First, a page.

Mr. Limbert’s Leather Recipe
Give me any reasonable reason to escape into my workshop and I’m gone.
Give me a real reason and you’ll have to hold my calls and wait on my emails.
And that’s what happened when one of our readers sent me a photograph of an original paper label glued on the underside of a Charles Limbert chair. It contained a recipe for a mixture intended to “refreshen leather.”
Leather was widely used by Arts and Crafts furniture makers, as they sought an alternative to the plush upholstery of the Victorian era. Leather, while more durable than fabric, is a natural material which continues to dry and deteriorate as it ages. We can delay the inevitable by replenishing the lost natural oils, so this recipe recommended by a major Arts and Crafts furniture manufacturer intrigued me.
I was curious about the qualities of egg whites which prompted Limbert to include them in his recipe, so I did some research. Turns out egg whites are also recommended as a facial cleanser, hair conditioner, and a homemade glue. And so, I carefully separated the whites from the yolks of three eggs (which amounted to ½ cup of liquid) and added them to my mixing bowl.
I also had to check out the properties of milk which classified it as a leather refresher. Turns out the natural fats in milk serve as a moisturizer in leather, while the lactic acid keeps it supple. And in case you did not realize it, a gill is equal to ½ cup. (Save that tidbit for a future trivia night.)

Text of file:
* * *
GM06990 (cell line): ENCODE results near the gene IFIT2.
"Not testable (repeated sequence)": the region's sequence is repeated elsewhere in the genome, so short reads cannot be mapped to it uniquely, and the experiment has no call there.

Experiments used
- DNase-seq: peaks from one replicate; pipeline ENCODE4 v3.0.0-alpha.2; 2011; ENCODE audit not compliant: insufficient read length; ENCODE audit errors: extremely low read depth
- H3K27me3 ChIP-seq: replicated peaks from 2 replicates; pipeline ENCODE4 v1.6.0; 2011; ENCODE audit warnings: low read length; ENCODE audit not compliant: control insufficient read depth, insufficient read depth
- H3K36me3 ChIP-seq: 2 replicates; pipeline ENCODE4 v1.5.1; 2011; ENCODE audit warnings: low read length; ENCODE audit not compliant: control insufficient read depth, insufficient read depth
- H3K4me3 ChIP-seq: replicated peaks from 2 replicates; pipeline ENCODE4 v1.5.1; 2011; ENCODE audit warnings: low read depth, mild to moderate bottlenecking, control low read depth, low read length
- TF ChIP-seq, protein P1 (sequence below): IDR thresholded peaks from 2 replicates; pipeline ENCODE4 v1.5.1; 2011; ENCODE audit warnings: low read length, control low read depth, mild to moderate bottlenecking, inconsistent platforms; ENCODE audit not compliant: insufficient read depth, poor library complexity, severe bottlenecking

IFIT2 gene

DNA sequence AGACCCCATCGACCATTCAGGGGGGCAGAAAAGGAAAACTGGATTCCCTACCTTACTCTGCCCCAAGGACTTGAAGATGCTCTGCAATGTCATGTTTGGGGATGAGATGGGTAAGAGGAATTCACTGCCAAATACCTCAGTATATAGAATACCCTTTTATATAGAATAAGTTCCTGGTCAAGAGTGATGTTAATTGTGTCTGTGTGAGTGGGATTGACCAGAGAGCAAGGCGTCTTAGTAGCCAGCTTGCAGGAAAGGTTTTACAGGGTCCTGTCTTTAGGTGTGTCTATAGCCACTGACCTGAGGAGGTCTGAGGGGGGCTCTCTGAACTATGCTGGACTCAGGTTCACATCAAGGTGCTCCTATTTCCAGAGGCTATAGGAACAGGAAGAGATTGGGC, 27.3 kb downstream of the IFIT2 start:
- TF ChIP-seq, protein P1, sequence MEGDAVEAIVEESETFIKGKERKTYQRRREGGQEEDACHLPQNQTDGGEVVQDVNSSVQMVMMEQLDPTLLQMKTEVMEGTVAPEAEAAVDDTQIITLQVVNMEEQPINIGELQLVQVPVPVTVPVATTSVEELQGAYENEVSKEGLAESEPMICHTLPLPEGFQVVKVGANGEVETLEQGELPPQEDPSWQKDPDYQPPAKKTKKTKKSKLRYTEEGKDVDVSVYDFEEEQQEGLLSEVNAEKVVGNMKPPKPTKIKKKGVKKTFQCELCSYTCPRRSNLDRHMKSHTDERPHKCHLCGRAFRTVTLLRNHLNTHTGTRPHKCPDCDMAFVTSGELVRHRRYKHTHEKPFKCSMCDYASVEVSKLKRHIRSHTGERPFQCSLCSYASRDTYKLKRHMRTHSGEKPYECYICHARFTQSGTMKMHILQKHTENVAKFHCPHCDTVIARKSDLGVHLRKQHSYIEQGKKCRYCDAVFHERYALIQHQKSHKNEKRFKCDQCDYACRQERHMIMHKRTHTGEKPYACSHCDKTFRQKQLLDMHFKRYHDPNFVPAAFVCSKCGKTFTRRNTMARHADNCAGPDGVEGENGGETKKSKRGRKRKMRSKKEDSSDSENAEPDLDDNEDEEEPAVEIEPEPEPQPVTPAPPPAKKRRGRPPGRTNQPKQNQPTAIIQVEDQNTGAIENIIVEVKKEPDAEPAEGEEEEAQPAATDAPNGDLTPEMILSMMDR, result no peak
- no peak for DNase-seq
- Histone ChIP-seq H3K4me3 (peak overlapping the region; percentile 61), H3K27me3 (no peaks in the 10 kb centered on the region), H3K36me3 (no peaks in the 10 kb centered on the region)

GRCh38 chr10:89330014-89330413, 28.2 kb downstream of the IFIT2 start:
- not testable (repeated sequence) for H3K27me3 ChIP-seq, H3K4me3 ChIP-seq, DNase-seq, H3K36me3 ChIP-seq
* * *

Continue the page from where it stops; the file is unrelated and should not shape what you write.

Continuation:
Some vintage formulas for leather cleaners recommend using either egg whites or milk directly on dried or dirty leather. Mr. Limbert, however, suggests adding an equal amount of water (1 cup) to the ½ cup of egg whites and ½ cup of milk, perhaps to simply make a larger amount of the cleaner, then mixing all three ingredients together.
Being the saver that I am, I knew I had in my storage room some original Gustav Stickley leather scraps, so I dug out a few for my test. I applied a liberal amount of the recipe to the dry leather, giving it more as it soaked in. Afterwards I wiped off any excess the leather did not absorb and let it dry.
Adding any liquid to dry leather always turns it darker, but after the water evaporated from my test sample on the bottom, the leather still retained a pleasing sheen compared to the upper piece of leather I left untreated. And when I gave the test sample a sniff test the following morning, all I could smell was the delightful scent of old leather.
I’m assuming that raw eggs and whole milk left unrefrigerated would eventually turn rancid, so I carefully labeled Mr. Limbert’s recipe and slipped it in beside Leigh Ann’s yogurt. But I guess I could have turned it into an egg white omelet …..
– Bruce Johnson
PS – As far as using naphtha as a cleaner, it is similar to mineral spirits (paint thinner) but far more dangerous, as it is extremely volatile. It is difficult to locate for a reason. If you are old enough to remember lighter fluid, that is naphtha. Avoid it. There are safer leather cleaners, including mineral spirits for removing grease and wax, as well as Mr. Limbert’s recipe for light dust and dirt on leather.